Lumia 650 firmware files uncovered on Microsoft’s own servers – but Euro-only

The next smartphone launch we cover may very well by Microsoft’s announcement of the Lumia 650, and while there’s no official date just yet, the latest rumors have suggested that the company could go public with the handset as soon as this coming Monday. Already, there’s been a solid amount of circumstantial evidence pointing to the phone’s existence, even if Microsoft’s been formally keeping the device under wraps. And while we might find ourselves waiting until next week (if not longer) to get the full story on this puppy, we continue to learn of stronger and stronger evidence in favor of Microsoft’s work on the Lumia 650, the most recent coming in the form of a copy of the phone’s firmware.

The site LumiaFirmware is dedicated to connecting users with an exhaustive collection of current system software, pulled from Microsoft’s own servers. And while the Lumia 650 may not be out yet, there sure are a lot of firmware images available for various markets.

What we don’t see, though, are any obvious North American files for the Lumia 650. Does that mean that we in the States won’t have a chance to buy the phone at all? Could Microsoft be holding off on distribution over here, and we might see the phone cross the Atlantic at a future date? There’s certainly ample evidence for plans to sell the handset across Europe – which would fit well with all the European retailer leaks we’ve been tracking – but nary a sign of any US carrier variants.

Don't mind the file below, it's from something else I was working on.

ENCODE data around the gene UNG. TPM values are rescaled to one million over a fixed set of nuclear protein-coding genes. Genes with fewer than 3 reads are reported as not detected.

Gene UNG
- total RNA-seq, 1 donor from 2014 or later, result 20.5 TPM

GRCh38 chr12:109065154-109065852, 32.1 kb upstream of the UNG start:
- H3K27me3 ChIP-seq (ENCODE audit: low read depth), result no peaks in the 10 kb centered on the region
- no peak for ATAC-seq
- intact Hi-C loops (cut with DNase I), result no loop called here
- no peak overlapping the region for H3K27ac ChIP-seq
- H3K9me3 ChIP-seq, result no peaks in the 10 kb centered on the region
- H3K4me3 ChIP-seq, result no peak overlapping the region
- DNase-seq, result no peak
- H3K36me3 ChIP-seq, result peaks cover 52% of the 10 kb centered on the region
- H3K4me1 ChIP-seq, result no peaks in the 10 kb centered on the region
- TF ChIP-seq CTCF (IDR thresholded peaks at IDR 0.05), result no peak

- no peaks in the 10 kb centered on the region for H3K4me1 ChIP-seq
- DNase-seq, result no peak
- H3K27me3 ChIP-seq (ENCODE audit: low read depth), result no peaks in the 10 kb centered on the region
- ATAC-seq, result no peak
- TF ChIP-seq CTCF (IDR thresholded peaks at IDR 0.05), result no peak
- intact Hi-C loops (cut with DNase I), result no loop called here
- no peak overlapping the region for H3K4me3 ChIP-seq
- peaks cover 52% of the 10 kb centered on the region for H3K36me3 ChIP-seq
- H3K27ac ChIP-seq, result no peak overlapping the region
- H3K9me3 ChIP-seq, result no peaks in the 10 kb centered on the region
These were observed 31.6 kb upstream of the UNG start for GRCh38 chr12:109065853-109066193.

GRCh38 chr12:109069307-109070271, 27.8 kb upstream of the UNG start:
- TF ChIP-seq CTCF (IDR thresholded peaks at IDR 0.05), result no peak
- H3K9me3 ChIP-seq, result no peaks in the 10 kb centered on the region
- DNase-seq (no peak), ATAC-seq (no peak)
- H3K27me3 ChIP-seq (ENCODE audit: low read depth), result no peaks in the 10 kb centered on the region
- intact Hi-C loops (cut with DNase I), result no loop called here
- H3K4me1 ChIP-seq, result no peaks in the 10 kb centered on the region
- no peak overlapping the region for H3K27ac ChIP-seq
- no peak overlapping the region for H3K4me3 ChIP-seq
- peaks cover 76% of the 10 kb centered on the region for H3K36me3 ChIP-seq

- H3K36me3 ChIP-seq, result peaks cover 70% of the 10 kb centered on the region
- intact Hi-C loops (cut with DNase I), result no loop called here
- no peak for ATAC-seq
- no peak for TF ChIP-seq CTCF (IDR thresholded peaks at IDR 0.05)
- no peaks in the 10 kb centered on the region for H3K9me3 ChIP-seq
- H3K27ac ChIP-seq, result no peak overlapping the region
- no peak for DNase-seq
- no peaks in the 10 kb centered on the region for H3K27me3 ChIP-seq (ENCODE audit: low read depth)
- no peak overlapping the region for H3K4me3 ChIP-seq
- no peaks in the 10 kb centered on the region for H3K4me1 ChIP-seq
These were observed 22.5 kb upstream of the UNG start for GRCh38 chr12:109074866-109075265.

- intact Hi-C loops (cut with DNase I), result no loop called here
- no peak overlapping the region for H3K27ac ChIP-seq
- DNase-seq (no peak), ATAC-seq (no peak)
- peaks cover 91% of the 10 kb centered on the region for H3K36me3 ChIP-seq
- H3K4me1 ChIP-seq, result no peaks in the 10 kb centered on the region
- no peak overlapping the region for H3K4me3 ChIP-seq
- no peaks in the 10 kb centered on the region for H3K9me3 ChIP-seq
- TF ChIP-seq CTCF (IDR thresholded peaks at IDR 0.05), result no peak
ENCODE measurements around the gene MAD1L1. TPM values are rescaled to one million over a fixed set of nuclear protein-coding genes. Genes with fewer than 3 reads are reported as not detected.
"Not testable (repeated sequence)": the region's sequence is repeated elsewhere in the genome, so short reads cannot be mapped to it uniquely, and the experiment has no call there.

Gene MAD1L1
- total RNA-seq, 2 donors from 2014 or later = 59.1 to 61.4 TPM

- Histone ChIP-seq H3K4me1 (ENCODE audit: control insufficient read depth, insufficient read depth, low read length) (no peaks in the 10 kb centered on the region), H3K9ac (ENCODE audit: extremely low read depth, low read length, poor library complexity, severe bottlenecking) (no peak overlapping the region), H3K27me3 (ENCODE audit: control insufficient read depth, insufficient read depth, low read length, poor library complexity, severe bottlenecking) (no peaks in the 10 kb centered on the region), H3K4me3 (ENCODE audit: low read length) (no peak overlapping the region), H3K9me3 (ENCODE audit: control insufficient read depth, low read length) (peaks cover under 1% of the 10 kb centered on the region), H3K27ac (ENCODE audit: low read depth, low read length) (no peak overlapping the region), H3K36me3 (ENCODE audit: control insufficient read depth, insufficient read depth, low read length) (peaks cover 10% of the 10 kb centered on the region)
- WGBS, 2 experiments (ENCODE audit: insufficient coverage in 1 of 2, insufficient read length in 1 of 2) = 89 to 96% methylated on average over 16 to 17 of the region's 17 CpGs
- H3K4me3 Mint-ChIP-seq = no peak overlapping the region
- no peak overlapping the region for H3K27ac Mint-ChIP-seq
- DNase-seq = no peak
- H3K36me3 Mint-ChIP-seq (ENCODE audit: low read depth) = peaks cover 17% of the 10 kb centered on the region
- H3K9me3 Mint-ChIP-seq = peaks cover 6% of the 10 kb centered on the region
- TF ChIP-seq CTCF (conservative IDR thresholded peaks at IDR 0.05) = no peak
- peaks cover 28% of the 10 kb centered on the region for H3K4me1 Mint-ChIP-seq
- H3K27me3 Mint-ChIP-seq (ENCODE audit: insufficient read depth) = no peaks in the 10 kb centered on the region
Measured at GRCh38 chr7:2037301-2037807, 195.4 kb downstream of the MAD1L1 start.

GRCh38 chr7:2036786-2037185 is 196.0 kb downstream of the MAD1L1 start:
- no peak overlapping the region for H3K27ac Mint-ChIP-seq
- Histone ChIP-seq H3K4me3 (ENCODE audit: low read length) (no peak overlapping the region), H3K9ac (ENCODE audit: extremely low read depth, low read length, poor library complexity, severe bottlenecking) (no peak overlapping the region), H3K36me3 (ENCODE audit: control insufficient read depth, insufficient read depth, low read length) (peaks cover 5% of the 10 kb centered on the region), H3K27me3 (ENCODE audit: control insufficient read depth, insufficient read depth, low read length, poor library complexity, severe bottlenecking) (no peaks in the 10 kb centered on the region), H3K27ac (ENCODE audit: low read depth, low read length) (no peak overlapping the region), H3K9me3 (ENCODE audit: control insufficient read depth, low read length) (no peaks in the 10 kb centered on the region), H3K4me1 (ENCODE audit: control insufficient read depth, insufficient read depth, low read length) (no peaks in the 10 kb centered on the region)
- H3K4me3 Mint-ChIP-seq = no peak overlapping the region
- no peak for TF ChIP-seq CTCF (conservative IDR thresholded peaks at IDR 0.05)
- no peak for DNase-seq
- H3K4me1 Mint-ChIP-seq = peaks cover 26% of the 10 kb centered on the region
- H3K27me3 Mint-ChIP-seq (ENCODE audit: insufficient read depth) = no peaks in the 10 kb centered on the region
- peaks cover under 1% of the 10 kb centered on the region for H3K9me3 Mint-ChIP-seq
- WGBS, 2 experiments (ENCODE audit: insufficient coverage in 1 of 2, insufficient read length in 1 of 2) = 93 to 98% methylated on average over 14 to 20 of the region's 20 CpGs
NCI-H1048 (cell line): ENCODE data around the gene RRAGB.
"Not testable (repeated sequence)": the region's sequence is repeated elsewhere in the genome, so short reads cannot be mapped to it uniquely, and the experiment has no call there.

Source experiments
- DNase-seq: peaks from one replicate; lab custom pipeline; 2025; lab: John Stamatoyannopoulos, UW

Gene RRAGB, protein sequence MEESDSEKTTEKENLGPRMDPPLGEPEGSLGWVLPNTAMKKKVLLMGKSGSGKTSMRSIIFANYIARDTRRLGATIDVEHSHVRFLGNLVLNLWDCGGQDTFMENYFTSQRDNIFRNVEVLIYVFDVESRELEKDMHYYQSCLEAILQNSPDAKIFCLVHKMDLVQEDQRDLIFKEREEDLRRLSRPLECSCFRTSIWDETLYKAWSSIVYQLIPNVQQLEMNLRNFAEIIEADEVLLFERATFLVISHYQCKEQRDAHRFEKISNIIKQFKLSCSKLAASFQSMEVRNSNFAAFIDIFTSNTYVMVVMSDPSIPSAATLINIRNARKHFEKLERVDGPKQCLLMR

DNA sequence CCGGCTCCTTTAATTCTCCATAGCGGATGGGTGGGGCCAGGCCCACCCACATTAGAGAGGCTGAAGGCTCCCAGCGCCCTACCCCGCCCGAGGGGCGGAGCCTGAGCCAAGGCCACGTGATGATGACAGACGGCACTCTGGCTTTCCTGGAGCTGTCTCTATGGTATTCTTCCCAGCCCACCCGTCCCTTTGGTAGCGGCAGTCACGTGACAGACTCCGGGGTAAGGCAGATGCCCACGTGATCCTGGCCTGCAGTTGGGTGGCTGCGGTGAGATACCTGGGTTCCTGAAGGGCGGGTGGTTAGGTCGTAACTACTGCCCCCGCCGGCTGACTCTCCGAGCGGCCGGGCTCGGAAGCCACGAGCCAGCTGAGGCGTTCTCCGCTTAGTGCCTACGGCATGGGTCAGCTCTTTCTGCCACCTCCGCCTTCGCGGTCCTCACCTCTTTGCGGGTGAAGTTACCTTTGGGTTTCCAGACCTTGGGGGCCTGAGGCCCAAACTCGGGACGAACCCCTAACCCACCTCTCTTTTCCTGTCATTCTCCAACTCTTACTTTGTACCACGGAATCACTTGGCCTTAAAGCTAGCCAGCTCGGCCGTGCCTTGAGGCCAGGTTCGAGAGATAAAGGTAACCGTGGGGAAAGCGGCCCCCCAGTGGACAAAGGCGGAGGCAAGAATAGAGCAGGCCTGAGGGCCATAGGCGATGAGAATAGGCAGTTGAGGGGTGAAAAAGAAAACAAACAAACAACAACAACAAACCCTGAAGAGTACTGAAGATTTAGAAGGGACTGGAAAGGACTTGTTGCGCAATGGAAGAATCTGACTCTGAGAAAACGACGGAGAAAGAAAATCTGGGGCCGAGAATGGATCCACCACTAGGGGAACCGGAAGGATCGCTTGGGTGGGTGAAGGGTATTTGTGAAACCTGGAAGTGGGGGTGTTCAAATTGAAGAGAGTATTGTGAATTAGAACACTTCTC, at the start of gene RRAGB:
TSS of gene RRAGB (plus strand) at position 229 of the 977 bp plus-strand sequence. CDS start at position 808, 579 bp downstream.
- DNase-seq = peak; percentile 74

There’s also no indication of any Lumia 650 XL.

Then again, considering how we’re dealing with unreleased hardware, perhaps Microsoft just hasn’t yet moved the relevant files to a public-facing software. With any luck, we’ll get all our answers early next week.

Source: LumiaFirmware
Via: Windows Central

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About The Author
Stephen Schenck
Stephen has been writing about electronics since 2008, which only serves to frustrate him that he waited so long to combine his love of gadgets and his degree in writing. In his spare time, he collects console and arcade game hardware, is a motorcycle enthusiast, and enjoys trapping blue crabs. Stephen's first mobile device was a 624 MHz Dell Axim X30, which he's convinced is still a viable platform. Stephen longs for a market where phones are sold independently of service, and bandwidth is cheap and plentiful; he's not holding his breath. In the meantime, he devours smartphone news and tries to sort out the juicy bits Read more about Stephen Schenck!